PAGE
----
The slow death of freedom of expression in Venezuela nears the end point.
The Office of the Special Rapporteur condemns the closure of more than 50 media outlets in Venezuela without legal guarantees and for reasons related to their editorial line
September 6, 2017
According to information received by the Office of the Special Rapporteur, on August 24, subscription television providers in Venezuela withdrew from the programming grid the Colombian channels Caracol TV and RCN, on orders from the National Telecommunications Commission (Conatel). William Castillo, vice minister for International Communication of the Ministry of Popular Power for Foreign Affairs, stated in an interview with an official outlet "RCN and Canal Caracol are instruments of a media war who have behaved, in Venezuela, as a machinery of aggression against Venezuelanity and legitimate authorities." The minister accused Caracol TV of committing "a series of very serious crimes, offenses against Venezuela, its authorities, and our laws." A similar criterion would have been used previously to order the suppression of CNN and NTN 24 signals.
The Office of the Special Rapporteur also received information that in the evening hours of Friday August 25, Conatel representatives entered the radio stations 92.9 FM and Mágica 99.1 FM in the city of Caracas and ordered the definitive termination of their transmissions. It was reported that minutes after both media went off air their frequencies were taken by two new stations linked to the official party. The signal of the Caracas radio station 92.9 FM, which had a large audience news programming, was replaced that night by Radio Corazón Llanero, operated by a foundation under the control of an army Captain, the aide-de-camp of former Venezuelan President Hugo Chávez, and current member of the National Constituent Assembly. The signal of the Mágica 99.1 FM station was replaced by the station Vinotinto FM, whose owner is until now unknown. On September 5, Conatel reportedly ordered the radio station 88.1 FM, operated by the emblematic educational radio network Fe y Alegria in Maracaibo, to cease its operations. Hours later the decision was revoked without any explanation.
On July 16, ULA TV, the television channel of the Universidad de los Andes in Mérida, had also been closed by Conatel, invoking a lack of documents.
According to the information provided by several organizations, during 2017 at least 49 national radios have been shut down and 5 international television channels have reportedly been withdrawn from national subscription television, by government orders. As the Office of the Special Rapporteur has expressed in previous statements, most of the media operates in Venezuela with their licenses expired and the regulatory body does not have procedures with guarantees for the adjudication and / or renewal of these frequencies.
The Office of the Special Rapporteur reminds the Venezuelan State that any restriction on the right to freedom of expression must be based on a law and be proportionate and strictly necessary to protect legitimate ends in a democratic society. The closure of media outlets as punishment for maintaining a critical editorial line of a government arbitrarily suppresses the right that assists all Venezuelans to express themselves without fear of reprisals and receive plural and diverse information, and it is also a form of indirect censorship under international law.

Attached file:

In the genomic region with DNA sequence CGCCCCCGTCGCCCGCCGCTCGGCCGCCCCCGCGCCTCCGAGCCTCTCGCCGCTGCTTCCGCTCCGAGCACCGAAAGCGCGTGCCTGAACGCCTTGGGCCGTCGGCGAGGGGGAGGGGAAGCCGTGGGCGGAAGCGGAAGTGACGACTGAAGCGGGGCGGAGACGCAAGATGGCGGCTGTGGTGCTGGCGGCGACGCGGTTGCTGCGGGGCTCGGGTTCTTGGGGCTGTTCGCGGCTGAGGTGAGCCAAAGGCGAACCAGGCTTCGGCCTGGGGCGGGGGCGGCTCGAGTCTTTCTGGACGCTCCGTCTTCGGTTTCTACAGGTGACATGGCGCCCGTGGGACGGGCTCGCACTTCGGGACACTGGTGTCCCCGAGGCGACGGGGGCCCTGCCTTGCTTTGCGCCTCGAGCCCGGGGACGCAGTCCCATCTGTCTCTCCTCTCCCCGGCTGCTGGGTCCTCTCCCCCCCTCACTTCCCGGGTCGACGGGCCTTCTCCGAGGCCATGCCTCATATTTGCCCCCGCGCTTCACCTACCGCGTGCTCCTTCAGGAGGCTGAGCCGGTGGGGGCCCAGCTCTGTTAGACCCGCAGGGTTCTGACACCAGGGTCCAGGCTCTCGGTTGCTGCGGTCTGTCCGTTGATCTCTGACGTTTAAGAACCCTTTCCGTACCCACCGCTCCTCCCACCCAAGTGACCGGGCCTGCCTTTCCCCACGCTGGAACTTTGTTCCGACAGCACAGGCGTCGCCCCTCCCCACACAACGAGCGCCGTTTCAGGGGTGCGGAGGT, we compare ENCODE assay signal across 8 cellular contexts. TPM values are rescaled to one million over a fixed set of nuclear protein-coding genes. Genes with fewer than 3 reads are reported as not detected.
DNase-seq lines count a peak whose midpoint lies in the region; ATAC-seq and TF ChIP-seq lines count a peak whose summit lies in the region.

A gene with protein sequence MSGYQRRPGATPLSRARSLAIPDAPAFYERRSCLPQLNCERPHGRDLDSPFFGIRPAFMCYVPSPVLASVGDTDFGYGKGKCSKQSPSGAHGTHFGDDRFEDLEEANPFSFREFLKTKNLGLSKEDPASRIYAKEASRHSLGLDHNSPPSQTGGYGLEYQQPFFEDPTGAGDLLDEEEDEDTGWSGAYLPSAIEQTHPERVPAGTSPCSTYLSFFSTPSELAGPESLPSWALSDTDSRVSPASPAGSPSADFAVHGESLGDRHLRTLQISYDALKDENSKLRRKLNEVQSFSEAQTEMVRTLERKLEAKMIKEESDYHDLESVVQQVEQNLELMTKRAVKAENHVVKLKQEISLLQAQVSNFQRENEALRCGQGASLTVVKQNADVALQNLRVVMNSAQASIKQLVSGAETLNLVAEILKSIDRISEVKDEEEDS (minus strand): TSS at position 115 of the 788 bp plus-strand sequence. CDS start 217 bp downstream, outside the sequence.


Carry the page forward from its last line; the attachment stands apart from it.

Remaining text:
Although the State has the power of administering the radio spectrum, this must be done in accordance with the basic principles of international human rights law that prohibit the restriction of the right to freedom of expression through abuse of the power to regulate and manage the radio frequencies.
According to these principles, the processes of adjudication, revocation, and renewal of licenses must be strictly regulated by a law and be guided by objective, clear, impartial, public, and compatible criteria with a democratic society; the process must be transparent; the decision granting or denying the request must be duly substantiated; and be subject to proper judicial control. The administration of the radio spectrum must also be guided by the principles of equality and non-discrimination, and should never be used to pressure, reward, or punish a media outlet according to its editorial line or its position concerning the government in charge.
Venezuela had already been condemned by the Inter-American Court of Human Rights in June 2015 for breaching these principles when it decided not to renew the concession of the RCTV television channel on May 27, 2007. In the Inter-American Court opinion’s, RCTV's closure involved "a misuse of power, since a State faculty was used with the objective of editorially aligning the media outlet with the government."
The Court also pointed out that the misuse of power in that case "had an impact on the exercise of freedom of expression, not only in the workers and managers of RCTV, but also in the social dimension of that right." In effect, the Court stated "the real purpose was to silence critical voices against the government, which together with pluralism, tolerance, and the spirit of openness, constitute the demand of a democratic debate which, rightly, freedom of expression seeks to protect."
The Office of the Special Rapporteur urgently calls for the reestablishment of the radio stations and television stations that have been shut down, as well as the restoration of all the necessary guarantees for the full exercise of the right to freedom of expression in Venezuela.
Office of the Special Rapporteur for Freedom of Expression
Tel. (+1) 202 370 0816
Our mailing address is: